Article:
315 Mass. 135

October 8, 1943 - December 1, 1943

Middlesex County


The issue, whether, at the hearing by a judge of a District Court of an action upon a quantum meruit for work done and materials furnished in the construction of a building, there was evidence warranting a finding, which the judge had made, in substance that the defendant had waived variations by the plaintiff from the provisions of a building contract between the parties, was not presented to the Appellate Division by a report which included no request by the defendant for a ruling upon the question of such waiver and no claims of error in that respect but only claims of error in the denial of the defendant's requests for rulings in substance that the evidence did not warrant findings that the plaintiff had performed the contract substantially and had endeavored in good faith to perform it fully.

An owner who waived variations by a builder from the provisions of a contract between them for the construction of a building was not entitled, in an action by the builder against him on a quantum meruit, to a ruling that the evidence did not warrant a finding that the builder had substantially performed the contract and had endeavored in good faith to perform it fully.

Upon a report by a judge of a District Court, who heard an action upon a quantum meruit for work done and materials furnished in construction of a building, a contention by the defendant that he was entitled to further credits than those given by the judge was not open in this court in the absence of a request by the defendant at the trial for a ruling on that subject.

A provision of a building contract, "Should dispute arise relative to the work the same shall be settled by arbitration. . . . Any finding made by . . . [the arbitrators] shall be final and binding on each party," did not provide for an arbitration under G. L. (Ter. Ed.) c. 251, Sections 14-22, and was unenforceable at common law.

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CONTRACT against Coburnville Garage, Inc., and Charles Fantony. Writ in the First District Court of Southern Middlesex dated September 29, 1941.

A stay of trial was denied by Temple, J., as described in the opinion. After trial he found for the defendant Coburnville Garage, Inc., on all counts of the declaration and for the defendant Fantony on the first count, and for the plaintiff against Fantony on the second and third counts. Upon a report, the Appellate Division for the Northern District "found and decided that there was prejudicial error in the denial of the defendant's requested rulings" described in the opinion, and ordered: "Finding for the plaintiff vacated. Judgment for the defendant." The plaintiff appealed.

A. T. Handverger, for the plaintiff.

W. A. Ryan, for the defendants.

RONAN, J. The plaintiff seeks compensation for the construction of an addition to a garage under a written contract with the defendant Fantony, hereinafter called the defendant. The first count of the declaration is based upon this contract, the second is based upon a quantum meruit and the third count is for extras. The contract contained the following provision: "Should dispute arise relative to the work the same shall be settled by arbitration. The owner and contractor to select an arbitrator and those selected to choose the third party. Any finding made by them shall be final and binding on each party." The defendant Fantony filed an answer setting up this provision for arbitration, averring a willingness to submit to arbitration and requesting a stay of the trial until arbitration could be had. Each defendant filed a motion for a stay on those grounds, which was denied for the reason that this provision was invalid as it "ousts the court of jurisdiction." This is the first matter that was reported to the Appellate Division.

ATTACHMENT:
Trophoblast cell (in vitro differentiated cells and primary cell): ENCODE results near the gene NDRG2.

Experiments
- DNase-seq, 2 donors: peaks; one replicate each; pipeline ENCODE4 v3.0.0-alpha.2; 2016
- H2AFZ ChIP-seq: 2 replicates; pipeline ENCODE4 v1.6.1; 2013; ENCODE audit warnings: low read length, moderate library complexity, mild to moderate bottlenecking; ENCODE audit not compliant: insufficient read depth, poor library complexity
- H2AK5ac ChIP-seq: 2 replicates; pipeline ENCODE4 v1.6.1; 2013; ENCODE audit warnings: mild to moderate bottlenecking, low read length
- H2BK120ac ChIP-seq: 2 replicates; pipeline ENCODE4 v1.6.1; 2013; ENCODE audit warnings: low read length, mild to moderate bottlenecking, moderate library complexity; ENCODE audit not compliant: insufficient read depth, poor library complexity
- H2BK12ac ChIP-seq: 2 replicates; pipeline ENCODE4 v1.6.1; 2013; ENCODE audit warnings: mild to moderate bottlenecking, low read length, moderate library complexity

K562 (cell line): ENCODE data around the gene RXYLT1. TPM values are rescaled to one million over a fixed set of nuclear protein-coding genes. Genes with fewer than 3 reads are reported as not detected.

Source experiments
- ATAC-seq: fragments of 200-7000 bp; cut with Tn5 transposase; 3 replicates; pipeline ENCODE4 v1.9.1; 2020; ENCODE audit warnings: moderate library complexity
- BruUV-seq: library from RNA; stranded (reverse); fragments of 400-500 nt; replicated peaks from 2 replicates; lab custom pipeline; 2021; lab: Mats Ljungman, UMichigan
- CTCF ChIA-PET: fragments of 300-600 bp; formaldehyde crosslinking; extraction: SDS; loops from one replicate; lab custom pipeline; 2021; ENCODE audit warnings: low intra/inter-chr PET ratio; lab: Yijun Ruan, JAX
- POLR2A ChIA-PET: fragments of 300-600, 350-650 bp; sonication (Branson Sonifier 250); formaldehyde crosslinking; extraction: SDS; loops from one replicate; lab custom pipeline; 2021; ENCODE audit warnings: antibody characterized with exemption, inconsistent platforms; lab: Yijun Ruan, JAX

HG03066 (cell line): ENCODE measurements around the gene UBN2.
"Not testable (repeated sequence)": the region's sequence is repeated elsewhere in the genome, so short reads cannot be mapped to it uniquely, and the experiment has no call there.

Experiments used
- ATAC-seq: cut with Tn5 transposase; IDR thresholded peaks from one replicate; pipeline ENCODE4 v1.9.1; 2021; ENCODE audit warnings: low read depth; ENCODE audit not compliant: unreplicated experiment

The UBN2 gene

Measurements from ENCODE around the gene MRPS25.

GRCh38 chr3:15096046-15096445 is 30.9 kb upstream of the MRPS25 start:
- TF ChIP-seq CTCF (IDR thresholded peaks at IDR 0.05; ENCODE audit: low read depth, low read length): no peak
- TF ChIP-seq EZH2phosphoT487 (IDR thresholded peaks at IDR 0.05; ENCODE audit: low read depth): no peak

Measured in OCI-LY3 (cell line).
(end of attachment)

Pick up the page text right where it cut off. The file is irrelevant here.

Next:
At the trial upon the merits, counsel agreed that the five-inch cement floor, which was thirty by twenty yards, was not reinforced by a steel mesh as provided by the contract; that second-hand copper flashing was used on the rear of the addition and no fascia board had been installed under

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this flashing, although the contract called for new material and for a fascia board; that there was a hole between the brick wall and the flashing; that iron nails were used on the flashing; that skylights leaked; that the rear door had not been sealed; that the rear wall of the office was not built upon the foundation specified in the contract but was laid on a slab and had cracked; that only one set of clamps was attached on each of the six steel beams to tie them in to the wall of the old building notwithstanding the contract called for two sets of clamps; and that the cellar window would not close and a hand rail on a stairway was not properly installed. There also was evidence that the contractor had failed in various other ways to comply with the contract.

The judge found that the plaintiff had endeavored in good faith to perform the contract and had made no intentional departure from the requirements of the contract. He found that the contract had been substantially performed; that the omission of steel floor reinforcement was at the suggestion of Fantony and was with his assent; that the roof timbers and planks were of good quality, and the roof covering was installed in accordance with the contract. He found that the defendant Fantony watched the progress of the work "and whatever variation there was from the contract, plans or specifications was with his knowledge and consent," and that he waived an order in writing for the extra work. He found that there was no evidence of any liability upon the part of the corporate defendant and found for this defendant. This finding is not now attacked. The judge found for Fantony upon the first count upon the contract. On the second count, after making an allowance of $238.50 on account of certain defective work or of the defendant's completing the work required to be done under the contract, he found for the plaintiff for $3,511.50. He also found for the plaintiff for $95.22 on the third count for extra work. The defendant contends that there was error in refusing certain of his requests and in granting certain requests of the plaintiff. The second report deals with the action of the trial judge with reference to these requests.

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It is unnecessary to deal separately with any of these requests, for the gist of the defendant's complaint is that there was error in the refusal of the judge to rule as requested that the evidence would not warrant a finding that the plaintiff in good faith substantially performed his contract.